Woke & Broke: Why Left-Wing Publications Like 'Vice' Are Failing

Once-thriving lefty webzine Vice is going into receivership with a George Soros organization, but the site’s stunning failure sits perhaps only at the middle of an ongoing trend best described as, “Go woke, go broke.”


Before we get to the trend, I’ll catch you up on the latest developments with Vice.

Vice filed for Chapter 11 bankruptcy protection on Monday morning, in what the Chicago Tribune called just “the latest in a string of digital media setbacks.” The company is selling its assets for $225 million in credit to a group of three investment firms, Fortress Investment Group, Soros Fund Management, and Monroe Capital. Ten days ago, the Wall Street Journal reported that Vice might get as much as $400 million from Soros & Co.

According to Outkick’s Clay Travis, just a few years ago Vice was valued at $5.7 billion. At today’s bailout price, the company is now worth just one 25th as much — although it could in the future prove priceless to Soros Fund Management as an ongoing lefty propaganda outfit.

We’ll see.

Vice’s fall from grace — detailed here by The Spectator’s Kara Kennedy — follows close on the heels of BuzzFeed’s implosion. Described as Vice’s “competitor” by Invezz, BuzzFeed’s value has crashed a shocking 98% from its all-time high. Its current market cap is just $75 million or so, down from a peak of $1.2 billion.

BuzzFeed has shut down the once-popular BuzzFeed News, is laying off 15% of its workforce, and is shifting its focus to the Huffington Post, which I was only just now reminded was still a thing. BuzzFeed at least still had a brand; I’m not sure what HuffPo’s brand is any longer, and I read the news for a living.


Lefty online giant Vox Media faces its own troubles. Founded in 2011, Vox Media is the umbrella company for “progressive” online news sites like The Verge, SB Nation, PopSugar, and (of course) young adult infotainment site Vox. The company went through another round of layoffs in January, and the spinoff of NowThis earlier this year resulted in a company valuation “at roughly half its 2015 valuation,” according to the New York Times today.

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Then there’s the elephant in the living room, or is that a giant mouse? The Walt Disney Company is generally considered too big to fail, sitting as it does on generations of intellectual property from 1928’s Steamboat Willy to Guardians of the Galaxy, Vol. 3, now playing at a theater near you. The mediocre reviews for GOG3 and decent box office sales make it the best-performing Marvel movie since Avengers: Endgame wrapped up the original storylines in 2019. (Not including the third Spider-Man movie, which was a co-op with Sony.) The Disney+ streaming service lost billions last year.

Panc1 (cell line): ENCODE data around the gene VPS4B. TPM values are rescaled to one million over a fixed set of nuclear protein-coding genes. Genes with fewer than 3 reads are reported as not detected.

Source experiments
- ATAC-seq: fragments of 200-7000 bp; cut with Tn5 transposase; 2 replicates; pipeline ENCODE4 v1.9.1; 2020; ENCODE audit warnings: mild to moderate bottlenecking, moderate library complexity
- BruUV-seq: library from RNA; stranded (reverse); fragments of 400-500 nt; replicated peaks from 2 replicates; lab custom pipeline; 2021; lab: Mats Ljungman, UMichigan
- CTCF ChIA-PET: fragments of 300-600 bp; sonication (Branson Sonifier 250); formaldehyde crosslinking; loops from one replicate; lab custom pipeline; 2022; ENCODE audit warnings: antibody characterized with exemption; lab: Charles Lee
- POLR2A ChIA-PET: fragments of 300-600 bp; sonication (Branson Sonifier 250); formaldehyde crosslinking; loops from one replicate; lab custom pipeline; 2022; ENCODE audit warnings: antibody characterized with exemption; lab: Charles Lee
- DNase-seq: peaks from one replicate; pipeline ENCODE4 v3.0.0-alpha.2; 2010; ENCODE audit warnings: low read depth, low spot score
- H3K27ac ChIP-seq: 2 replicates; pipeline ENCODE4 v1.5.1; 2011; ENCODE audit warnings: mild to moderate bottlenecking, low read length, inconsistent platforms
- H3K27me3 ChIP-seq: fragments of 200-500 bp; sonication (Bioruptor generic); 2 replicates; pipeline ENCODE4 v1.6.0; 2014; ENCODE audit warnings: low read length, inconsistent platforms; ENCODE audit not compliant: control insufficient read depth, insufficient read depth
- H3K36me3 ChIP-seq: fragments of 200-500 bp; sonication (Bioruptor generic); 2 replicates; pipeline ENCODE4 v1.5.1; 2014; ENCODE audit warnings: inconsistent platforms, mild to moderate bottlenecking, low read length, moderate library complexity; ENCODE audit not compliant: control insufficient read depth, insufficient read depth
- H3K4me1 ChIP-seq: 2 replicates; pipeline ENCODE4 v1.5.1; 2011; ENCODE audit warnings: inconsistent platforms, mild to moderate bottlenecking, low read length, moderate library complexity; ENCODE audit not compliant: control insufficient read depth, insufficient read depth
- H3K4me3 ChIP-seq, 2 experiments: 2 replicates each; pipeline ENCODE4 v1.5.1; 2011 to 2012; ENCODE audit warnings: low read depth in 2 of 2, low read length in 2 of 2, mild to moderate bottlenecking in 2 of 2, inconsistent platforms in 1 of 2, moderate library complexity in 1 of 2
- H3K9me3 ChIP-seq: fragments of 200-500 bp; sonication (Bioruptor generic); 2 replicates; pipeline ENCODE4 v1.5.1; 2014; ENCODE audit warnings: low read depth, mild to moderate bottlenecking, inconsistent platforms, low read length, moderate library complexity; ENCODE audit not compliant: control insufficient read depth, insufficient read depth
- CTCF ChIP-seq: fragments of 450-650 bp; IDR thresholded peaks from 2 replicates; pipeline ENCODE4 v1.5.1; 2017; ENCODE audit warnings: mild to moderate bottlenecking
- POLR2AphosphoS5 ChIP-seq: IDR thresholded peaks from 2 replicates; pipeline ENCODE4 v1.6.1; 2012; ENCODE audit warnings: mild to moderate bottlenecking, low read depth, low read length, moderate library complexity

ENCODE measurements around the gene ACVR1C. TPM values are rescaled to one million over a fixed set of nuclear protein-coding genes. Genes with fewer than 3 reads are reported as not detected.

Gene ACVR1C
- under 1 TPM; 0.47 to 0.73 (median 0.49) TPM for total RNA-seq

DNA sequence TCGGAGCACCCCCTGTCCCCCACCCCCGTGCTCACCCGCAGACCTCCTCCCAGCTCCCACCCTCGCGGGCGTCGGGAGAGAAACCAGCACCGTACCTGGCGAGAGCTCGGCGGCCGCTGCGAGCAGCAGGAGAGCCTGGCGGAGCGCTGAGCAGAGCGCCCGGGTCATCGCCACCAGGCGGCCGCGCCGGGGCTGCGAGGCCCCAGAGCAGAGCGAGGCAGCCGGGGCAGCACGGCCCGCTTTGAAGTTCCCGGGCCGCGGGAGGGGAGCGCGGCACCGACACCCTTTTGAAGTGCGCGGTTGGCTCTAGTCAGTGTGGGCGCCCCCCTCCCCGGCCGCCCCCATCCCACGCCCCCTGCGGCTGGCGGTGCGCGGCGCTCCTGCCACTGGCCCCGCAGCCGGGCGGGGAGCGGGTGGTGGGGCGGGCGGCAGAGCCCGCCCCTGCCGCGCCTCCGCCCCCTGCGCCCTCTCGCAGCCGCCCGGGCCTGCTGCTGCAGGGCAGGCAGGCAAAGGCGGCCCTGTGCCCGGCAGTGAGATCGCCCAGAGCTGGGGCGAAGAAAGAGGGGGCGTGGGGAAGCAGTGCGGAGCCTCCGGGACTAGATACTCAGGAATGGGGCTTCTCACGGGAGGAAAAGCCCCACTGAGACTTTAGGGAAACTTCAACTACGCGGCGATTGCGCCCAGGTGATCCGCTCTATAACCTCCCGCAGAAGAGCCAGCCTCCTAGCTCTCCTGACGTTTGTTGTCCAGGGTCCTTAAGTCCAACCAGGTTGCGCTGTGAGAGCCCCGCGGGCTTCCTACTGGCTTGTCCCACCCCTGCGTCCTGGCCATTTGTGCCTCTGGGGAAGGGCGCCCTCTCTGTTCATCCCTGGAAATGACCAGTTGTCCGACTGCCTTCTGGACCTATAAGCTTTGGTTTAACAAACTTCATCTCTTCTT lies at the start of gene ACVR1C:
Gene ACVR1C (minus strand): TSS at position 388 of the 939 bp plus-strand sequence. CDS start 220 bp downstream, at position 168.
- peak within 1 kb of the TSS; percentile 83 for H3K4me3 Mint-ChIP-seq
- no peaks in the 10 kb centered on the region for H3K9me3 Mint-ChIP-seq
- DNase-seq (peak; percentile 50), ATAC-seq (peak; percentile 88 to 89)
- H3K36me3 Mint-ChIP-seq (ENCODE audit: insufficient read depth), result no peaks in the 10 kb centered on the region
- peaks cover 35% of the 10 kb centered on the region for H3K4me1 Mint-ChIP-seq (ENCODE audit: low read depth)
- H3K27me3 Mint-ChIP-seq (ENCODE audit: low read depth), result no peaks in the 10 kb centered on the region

During 2022’s rough year for the stock markets, Disney performed worse than any other large-cap company. The board might be happy with the lame product the company is peddling, but eventually, shareholders will demand change.


It’s true that the collapse in the online advertising market — thanks, Google! thanks, Facebook! — has hit everyone hard, including the two sites I’ve called my home for almost longer than I can remember: PJ Media and Instapundit. But there are a couple of reasons we’re still around while they’re flailing.

The first and most obvious is that those sites were massive operations. If there’s one thing the internet taught people — and this is going back more than 20 years — it’s that you’ve got to stay lean and mean.

The other is that they failed to connect in any lasting way with their readers. Here’s the big tell from that same NYT story I linked above:

Like some of its peers in the digital-media industry, including BuzzFeed and Vox Media, Vice and its investors bet big on the rising power of social media networks like Facebook and Instagram, anticipating they would deliver a tide of young, upwardly mobile readers that advertisers craved.

Vice, Vox, and BuzzFeed’s real audience wasn’t their readers, but the social-media-giant gatekeepers. Those gatekeepers have been choking off the flow of traffic to all political sites over the last few years, and believe me, PJ Media and our Townhall compadres have felt it, too. But Facebook and Instagram nannies were never our audience. Our roots are in blogging, connecting to readers the hard way — one at a time. The fun way, too, I might add.


That’s why we launched VIP and VIP Gold in 2019, so that the people most invested in our content — that’s you, gentle reader — could support us directly without relying on the whims of Mark Zuckerberg or Google’s value-destroying algorithms.

As a fellow writer, it’s hard not to feel for the writers at sites like Vice who have no idea what’s coming next — despite our serious political differences. But as a columnist for PJ Media, I’m grateful as hell for our readers, who are more engaged and invested than ever.

If you aren’t already a VIP member, please consider becoming one today. And if you sign up for the annual membership and use the code SAVEAMERICA, you’ll save a tidy 50% off the fee!


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